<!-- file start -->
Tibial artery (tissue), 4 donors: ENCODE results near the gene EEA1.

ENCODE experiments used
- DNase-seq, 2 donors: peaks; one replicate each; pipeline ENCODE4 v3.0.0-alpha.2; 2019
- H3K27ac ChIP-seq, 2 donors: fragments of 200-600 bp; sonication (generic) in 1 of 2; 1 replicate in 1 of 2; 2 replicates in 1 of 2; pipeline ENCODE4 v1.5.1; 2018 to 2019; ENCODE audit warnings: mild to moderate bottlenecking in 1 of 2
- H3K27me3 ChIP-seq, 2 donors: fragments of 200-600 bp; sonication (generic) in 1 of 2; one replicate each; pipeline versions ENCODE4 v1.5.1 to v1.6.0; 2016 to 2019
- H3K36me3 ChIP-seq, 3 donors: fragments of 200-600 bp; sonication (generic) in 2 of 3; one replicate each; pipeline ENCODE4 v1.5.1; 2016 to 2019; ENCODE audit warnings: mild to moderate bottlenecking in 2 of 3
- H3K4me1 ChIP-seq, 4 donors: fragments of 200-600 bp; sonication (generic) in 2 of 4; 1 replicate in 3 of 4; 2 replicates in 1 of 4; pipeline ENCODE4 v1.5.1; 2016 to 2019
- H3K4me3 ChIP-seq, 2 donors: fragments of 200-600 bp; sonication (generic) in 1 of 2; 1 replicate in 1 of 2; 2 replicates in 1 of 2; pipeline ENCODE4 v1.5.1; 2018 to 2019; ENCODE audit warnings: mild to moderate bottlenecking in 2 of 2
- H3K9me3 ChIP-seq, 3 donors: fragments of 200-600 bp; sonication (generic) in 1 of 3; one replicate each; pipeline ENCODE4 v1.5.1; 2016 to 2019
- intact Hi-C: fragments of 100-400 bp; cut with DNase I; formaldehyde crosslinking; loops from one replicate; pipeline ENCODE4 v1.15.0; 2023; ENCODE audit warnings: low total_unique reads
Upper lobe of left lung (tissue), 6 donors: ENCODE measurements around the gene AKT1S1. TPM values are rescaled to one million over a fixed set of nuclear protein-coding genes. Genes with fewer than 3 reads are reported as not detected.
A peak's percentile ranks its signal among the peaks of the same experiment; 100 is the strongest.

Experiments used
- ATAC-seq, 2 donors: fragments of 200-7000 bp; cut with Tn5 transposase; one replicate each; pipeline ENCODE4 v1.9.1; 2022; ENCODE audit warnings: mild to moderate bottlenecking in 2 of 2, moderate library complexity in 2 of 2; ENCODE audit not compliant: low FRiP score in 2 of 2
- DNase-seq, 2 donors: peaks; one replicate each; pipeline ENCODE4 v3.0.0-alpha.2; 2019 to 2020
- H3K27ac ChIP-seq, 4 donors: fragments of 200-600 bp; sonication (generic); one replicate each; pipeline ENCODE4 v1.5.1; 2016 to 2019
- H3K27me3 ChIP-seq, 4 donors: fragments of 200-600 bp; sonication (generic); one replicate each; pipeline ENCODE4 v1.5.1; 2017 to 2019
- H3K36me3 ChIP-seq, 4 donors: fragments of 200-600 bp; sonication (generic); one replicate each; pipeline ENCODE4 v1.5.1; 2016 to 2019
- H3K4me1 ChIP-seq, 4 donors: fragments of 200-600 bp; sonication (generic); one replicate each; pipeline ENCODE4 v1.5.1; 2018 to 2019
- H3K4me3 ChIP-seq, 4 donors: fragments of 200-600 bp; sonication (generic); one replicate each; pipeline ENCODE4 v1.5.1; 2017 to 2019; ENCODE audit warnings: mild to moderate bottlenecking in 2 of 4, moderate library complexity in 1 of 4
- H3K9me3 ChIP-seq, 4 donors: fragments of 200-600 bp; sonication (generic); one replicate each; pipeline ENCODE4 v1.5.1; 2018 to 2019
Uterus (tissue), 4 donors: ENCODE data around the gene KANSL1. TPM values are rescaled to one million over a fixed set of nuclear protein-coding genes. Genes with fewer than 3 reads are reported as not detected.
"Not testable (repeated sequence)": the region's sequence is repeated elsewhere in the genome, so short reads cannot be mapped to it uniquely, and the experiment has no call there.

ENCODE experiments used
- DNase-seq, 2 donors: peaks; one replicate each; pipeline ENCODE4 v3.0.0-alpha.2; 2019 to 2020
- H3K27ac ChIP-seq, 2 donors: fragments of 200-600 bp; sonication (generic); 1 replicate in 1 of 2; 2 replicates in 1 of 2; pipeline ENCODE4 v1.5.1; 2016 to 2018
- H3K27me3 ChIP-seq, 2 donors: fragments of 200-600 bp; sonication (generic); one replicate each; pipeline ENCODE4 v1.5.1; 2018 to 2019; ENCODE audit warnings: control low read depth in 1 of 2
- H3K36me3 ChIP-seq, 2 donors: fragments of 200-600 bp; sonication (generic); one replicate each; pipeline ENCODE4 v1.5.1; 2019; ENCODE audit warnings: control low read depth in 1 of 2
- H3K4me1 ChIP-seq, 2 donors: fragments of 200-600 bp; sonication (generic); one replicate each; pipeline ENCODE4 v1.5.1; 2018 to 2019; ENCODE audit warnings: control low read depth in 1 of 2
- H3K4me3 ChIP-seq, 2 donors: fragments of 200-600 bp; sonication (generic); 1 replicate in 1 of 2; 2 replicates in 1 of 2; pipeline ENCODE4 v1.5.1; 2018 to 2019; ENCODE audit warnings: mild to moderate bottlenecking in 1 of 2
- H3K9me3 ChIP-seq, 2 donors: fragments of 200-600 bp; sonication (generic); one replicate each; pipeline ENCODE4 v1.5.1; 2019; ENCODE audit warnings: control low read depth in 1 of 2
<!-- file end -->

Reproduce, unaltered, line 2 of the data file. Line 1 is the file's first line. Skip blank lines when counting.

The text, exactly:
ENCODE experiments used